By Jeremiah Lancaster
I’m having a hard time remembering details of that dark period of time when our MG family did not have an MG. But I remember clearly how it ended. I remember commenting how Whidbey Island, Washington, would be the perfect place to own an MGB. Nice roads, good weather, and you were never too far away that you couldn’t push the thing home if you had to. My father and I both had MGBs at young ages, as well as the stories of having the lack of funds to keep them up to spec. It wasn’t long after my comment that a little B without an engine appeared in the garage, and my father started building the MGB he always wanted. As the current caretaker of that car, years later, I can honestly say he built something special. But that’s a story for another time. Today we’re talking about The Red Car.
There are two types of car enthusiast, according to Peter Egan of Road & Track magazine: those who have never heard of “The Red Car,” and those who read it at a young age and had their lives ruined by it.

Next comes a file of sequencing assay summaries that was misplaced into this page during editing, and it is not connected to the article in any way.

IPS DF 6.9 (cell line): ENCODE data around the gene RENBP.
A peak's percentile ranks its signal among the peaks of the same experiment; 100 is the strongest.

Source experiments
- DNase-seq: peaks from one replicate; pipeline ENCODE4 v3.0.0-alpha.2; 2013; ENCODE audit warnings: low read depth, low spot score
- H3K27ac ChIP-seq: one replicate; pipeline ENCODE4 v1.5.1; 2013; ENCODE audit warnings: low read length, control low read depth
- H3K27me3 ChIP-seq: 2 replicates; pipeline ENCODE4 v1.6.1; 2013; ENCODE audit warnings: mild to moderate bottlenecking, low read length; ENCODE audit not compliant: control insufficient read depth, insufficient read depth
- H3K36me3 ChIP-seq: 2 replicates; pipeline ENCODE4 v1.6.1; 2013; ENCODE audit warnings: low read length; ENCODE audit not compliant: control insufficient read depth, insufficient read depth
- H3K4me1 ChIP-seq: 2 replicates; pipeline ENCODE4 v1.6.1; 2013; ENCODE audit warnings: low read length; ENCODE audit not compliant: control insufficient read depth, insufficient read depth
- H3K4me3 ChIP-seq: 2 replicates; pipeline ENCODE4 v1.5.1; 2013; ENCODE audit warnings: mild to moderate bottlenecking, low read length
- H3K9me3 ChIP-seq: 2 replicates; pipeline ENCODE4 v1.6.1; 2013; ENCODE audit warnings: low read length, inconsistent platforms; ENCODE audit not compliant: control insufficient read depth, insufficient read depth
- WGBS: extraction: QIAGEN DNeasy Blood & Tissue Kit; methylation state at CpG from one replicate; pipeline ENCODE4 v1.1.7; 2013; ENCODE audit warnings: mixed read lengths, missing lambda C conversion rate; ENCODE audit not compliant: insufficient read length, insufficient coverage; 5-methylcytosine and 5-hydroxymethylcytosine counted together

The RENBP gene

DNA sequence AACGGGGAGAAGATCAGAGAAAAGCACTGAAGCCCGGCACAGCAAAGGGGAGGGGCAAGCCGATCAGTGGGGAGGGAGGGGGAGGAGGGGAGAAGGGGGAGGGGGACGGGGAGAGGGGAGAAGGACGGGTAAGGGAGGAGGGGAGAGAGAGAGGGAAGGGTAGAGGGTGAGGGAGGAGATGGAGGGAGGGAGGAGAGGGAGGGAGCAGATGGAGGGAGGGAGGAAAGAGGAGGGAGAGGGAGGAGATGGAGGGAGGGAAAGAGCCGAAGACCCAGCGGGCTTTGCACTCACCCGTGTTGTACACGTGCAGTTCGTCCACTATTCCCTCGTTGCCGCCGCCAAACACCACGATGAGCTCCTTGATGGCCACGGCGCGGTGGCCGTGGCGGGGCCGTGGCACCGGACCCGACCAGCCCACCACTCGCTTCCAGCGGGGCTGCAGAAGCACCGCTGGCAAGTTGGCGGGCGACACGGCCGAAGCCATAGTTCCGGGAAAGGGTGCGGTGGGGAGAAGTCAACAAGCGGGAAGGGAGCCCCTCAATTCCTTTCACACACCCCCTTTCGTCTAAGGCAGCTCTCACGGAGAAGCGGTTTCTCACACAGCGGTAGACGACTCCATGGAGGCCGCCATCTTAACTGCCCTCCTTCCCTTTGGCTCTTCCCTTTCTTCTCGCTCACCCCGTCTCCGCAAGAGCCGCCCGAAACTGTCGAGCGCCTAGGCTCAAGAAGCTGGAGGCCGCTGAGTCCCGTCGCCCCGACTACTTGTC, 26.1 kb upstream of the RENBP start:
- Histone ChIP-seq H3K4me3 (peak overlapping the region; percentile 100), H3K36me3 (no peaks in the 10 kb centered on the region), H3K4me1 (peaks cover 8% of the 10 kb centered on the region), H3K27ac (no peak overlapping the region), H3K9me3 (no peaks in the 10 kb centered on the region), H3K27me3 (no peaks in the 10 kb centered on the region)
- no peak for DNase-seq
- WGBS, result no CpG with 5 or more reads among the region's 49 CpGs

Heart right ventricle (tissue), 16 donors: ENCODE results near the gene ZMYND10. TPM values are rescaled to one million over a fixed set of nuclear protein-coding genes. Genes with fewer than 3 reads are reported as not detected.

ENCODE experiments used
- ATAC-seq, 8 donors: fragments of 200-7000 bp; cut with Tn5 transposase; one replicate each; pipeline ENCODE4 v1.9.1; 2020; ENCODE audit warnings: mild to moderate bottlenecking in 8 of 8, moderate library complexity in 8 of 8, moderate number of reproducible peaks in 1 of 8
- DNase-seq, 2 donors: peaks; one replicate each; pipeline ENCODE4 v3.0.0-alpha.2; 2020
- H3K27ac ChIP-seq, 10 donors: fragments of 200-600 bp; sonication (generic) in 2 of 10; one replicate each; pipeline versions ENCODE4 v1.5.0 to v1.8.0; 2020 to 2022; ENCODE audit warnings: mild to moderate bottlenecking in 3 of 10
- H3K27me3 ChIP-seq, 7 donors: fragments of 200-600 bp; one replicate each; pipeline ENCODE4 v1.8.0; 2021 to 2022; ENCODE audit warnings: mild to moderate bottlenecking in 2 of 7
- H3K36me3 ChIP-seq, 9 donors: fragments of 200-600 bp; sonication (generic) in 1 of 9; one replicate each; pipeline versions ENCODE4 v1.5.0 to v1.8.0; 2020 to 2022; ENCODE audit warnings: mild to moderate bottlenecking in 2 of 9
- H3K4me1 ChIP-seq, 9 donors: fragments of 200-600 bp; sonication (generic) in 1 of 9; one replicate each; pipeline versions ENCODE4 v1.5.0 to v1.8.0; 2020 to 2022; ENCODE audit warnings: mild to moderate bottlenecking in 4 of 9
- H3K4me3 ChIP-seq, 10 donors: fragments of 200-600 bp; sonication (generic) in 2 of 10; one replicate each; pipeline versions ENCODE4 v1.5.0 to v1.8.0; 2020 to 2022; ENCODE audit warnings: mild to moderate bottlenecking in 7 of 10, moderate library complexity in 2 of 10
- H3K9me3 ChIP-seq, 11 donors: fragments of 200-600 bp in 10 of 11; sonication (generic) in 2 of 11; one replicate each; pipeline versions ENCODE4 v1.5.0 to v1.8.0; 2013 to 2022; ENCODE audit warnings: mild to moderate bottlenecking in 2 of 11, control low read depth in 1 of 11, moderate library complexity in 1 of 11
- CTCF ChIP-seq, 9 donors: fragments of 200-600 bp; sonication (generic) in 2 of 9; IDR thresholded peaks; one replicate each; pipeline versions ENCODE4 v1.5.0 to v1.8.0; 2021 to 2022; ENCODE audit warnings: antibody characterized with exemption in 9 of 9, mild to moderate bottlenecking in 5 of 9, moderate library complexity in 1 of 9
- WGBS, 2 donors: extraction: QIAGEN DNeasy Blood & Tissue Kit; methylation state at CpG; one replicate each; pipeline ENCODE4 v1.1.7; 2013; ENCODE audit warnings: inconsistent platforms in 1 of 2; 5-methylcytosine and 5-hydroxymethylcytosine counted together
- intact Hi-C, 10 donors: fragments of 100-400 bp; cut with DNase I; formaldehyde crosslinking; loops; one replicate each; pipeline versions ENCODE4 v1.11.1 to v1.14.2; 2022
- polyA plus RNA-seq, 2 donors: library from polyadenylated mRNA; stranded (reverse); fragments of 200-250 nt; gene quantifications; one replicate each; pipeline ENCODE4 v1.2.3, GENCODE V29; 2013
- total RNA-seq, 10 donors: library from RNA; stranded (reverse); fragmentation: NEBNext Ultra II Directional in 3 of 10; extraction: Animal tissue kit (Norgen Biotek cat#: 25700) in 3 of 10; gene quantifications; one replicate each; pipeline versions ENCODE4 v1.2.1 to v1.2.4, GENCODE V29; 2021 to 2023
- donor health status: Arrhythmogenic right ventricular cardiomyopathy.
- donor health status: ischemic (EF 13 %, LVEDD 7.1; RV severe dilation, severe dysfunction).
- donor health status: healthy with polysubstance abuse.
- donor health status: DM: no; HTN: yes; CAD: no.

My father’s TC, HTF-933, started out as a black police car in Lancashire, England. It was delivered after rolling off the line in 1947. They’ve confirmed it in their roster. However, detailed records of its exploits were lost to the ages.
It was retired by the police in the mid fifties, to a private owner who drove it sporadically into the sixties. At some point it was painted red. The police accessories were removed and separated from the car. A tow hitch was added. Around this time the TC jumped continents, wound up in New Jersey, and was painted white. In the early ’70s the car was dismantled for restoration. As it has happened so many times, the rebuild never occurred, and the car was packed into crates. The car in dismantled form changed hands multiple times over the next 40 years. Amazingly enough, it stayed fairly complete. It eventually wound up in New York, where my father discovered it advertised for sale in 2011.
My dad has had MGs his whole life, and hooked both of his sons on them in the process. He’s never shown his cars or talked about them, so when he expressed interest in me writing up the TC’s story and submitting it, I had to give it a shot. He had by now completed several MGBs and MGAs. He had restored a TD of his own years before, and started looking for another, or better yet, a TC. HTF-933, while rough, dismantled, and across the country, was too interesting to pass on.